I opened the conversation by inviting us to compare how we get our daily ration of information. I begin my day, I immodestly confessed, by reading four newspapers. What do you do?
Ezra suppressed a smirk. I use about 150 or 200 rss feeds and bookmarks, he explained. Ezra scans four newspapers online. He checks sites of research organizations such as the Center on Budget and Policy Priorities. He indulges his taste for gossipy pop culture with a few favorites such as defamer.com. Ezra surfs a few political blogs, too, but he particularly relies on expert sites that are not exactly blogs and not exactly journalism; rather they are a very important category often left out by old media critics who divide the world into amateur bloggers versus trained reporters. Many such sites are operated by academics or think-tank researchers who have developed a taste for a popular audience, mixing blog-style comment on breaking news with original analysis, and serious research.
Kuttner dubs these “crogs,” for Carefully Researched Weblogs. Not the most felicitous of acronyms, but the distinction he makes is definitely valid.
Kuttner goes on to sketch a reasonably bright economic future for national (even global) newspapers like the New York Times, Washington Post, and Wall Street Journal–and also for “small-town and suburban weeklies, community tabloids, and papers targeted to ethnic groups.” He continues:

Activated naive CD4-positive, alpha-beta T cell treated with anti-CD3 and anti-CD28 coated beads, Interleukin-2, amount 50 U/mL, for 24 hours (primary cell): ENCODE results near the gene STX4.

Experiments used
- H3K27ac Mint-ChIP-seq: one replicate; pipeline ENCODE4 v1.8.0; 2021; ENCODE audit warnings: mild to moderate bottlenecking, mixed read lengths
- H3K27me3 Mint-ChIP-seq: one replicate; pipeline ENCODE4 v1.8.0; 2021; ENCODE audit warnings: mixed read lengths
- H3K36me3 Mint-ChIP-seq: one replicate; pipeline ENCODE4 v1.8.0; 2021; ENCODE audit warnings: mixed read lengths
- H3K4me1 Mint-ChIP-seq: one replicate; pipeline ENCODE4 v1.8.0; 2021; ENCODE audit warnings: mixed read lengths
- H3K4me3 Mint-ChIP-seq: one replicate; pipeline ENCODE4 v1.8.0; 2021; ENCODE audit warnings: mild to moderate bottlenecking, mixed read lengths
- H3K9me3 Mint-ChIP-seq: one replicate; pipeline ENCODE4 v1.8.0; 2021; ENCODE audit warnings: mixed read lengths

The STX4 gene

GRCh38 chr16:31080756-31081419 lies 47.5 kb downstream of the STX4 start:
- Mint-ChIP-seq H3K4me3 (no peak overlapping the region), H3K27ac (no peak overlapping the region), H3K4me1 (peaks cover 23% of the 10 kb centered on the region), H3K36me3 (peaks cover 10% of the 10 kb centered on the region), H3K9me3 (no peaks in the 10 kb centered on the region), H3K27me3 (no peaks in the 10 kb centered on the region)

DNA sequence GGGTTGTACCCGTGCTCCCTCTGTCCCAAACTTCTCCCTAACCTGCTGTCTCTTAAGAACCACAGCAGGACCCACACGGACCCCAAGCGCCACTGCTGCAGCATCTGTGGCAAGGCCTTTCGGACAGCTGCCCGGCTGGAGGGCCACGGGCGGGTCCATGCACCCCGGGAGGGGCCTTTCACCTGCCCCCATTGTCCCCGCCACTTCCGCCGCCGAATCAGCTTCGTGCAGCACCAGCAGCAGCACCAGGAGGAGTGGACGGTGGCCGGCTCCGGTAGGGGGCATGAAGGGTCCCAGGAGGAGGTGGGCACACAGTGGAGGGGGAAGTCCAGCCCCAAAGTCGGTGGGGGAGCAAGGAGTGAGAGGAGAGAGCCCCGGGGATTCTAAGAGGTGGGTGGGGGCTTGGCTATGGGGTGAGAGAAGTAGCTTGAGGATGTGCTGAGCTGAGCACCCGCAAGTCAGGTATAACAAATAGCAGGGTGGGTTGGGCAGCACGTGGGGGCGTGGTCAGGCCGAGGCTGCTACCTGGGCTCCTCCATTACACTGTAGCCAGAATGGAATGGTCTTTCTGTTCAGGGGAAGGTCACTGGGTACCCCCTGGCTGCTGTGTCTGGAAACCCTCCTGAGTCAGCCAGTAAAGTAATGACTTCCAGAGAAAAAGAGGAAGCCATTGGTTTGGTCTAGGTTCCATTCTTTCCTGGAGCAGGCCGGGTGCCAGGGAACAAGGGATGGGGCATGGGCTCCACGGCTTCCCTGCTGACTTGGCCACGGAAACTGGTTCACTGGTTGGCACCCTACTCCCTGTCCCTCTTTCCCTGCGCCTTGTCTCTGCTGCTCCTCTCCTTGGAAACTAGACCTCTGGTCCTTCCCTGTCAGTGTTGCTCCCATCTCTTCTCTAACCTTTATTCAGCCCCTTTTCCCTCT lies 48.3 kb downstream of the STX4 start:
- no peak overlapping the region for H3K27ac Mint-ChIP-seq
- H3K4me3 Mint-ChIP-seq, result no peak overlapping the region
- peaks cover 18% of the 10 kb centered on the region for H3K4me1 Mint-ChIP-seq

At greatest risk are newspapers in between—the mid-sized regional metropolitan dailies, like The Philadelphia Inquirer and the Minneapolis Star Tribune.
Which is exactly the point I’ve been making (and some guy named Warren has been making). The monopoly metro dailies have been hugely profitable for the last few decades not because people were so eager to read the news they printed but because they were the sole daily conduit of printed information (comics, weather forecasts, stock tables, supermarket ads, classifieds) into most American homes. Those days are over, forever. The only remedies Kuttner has to offer are more interactivity and community journalism, plus finding owners who don’t care so much about profits. I don’t think there’s any getting around the conclusion, though, that the metro dailies are going to have to become vastly smaller economic and journalistic entities than they are now.